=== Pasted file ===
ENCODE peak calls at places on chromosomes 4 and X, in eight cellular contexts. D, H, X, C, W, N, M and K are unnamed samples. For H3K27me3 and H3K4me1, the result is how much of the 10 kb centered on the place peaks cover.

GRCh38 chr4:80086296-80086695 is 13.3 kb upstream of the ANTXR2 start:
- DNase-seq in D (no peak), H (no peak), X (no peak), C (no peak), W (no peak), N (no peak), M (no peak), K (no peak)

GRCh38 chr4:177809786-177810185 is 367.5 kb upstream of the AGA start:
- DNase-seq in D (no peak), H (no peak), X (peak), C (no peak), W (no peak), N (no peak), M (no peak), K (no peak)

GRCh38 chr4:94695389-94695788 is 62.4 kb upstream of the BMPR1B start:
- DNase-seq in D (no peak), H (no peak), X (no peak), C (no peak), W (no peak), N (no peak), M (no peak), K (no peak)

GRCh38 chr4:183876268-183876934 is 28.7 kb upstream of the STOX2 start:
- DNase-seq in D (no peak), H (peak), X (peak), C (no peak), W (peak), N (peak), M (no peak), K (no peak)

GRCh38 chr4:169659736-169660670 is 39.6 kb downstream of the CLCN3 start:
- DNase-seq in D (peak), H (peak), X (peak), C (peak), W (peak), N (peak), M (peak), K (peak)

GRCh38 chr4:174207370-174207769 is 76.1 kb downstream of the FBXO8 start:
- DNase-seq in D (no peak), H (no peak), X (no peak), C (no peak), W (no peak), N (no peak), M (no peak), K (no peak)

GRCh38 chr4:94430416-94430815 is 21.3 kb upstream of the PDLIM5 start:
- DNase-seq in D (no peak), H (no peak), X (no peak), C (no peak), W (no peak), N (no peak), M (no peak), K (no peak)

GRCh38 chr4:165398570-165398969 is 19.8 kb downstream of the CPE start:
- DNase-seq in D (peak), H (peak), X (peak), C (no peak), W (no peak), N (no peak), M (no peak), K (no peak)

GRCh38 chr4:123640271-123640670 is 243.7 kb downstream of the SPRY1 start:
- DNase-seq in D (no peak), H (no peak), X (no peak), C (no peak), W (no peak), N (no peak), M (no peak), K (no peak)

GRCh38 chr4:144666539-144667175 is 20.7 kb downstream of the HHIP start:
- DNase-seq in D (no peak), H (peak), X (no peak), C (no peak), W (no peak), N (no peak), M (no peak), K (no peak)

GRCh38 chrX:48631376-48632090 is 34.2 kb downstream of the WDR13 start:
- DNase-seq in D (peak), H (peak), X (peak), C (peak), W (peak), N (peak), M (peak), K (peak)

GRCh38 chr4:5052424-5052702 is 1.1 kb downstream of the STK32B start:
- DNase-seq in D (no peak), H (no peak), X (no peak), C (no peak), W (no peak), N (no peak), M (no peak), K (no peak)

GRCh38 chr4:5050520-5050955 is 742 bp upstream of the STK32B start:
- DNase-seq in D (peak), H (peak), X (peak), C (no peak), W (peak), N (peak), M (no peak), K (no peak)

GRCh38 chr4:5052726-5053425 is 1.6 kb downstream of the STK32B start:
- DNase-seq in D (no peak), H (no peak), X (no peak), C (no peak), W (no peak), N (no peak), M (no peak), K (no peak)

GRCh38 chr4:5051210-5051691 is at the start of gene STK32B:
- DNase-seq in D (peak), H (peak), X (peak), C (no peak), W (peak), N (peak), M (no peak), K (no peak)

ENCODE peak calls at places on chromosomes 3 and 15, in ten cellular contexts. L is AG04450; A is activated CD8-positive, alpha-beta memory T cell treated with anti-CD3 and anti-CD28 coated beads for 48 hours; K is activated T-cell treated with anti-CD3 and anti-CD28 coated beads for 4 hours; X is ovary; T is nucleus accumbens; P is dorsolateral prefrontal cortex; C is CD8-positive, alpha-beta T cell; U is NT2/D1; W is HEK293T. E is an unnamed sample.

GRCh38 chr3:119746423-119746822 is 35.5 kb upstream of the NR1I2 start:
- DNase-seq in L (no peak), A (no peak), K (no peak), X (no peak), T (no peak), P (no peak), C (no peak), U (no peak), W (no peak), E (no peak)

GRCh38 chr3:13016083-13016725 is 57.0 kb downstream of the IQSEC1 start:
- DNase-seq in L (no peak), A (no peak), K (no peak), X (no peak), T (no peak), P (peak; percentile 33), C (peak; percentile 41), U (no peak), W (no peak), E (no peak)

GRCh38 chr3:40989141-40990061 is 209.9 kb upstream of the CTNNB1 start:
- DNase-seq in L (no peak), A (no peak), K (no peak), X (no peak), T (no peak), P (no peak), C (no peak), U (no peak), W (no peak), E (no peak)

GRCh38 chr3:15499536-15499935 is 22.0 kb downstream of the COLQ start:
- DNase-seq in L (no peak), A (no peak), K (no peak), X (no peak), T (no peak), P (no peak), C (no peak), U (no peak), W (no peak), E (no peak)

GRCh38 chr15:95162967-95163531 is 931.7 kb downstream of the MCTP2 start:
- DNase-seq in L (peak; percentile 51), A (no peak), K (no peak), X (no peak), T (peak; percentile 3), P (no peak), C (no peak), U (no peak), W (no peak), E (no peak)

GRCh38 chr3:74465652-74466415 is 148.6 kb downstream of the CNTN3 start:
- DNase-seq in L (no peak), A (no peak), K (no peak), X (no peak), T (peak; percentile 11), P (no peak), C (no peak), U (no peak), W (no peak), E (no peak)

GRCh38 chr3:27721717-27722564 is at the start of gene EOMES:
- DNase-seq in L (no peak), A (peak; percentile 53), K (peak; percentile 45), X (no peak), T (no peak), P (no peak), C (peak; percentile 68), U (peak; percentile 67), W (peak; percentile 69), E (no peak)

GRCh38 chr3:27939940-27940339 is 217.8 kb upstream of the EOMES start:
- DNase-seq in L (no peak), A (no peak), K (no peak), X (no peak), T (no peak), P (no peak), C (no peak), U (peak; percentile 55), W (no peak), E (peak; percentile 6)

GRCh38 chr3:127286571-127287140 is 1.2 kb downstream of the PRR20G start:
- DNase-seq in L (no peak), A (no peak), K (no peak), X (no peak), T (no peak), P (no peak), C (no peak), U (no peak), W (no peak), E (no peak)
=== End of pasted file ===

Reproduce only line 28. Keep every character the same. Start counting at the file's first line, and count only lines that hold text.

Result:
GRCh38 chr4:5052726-5053425 is 1.6 kb downstream of the STK32B start: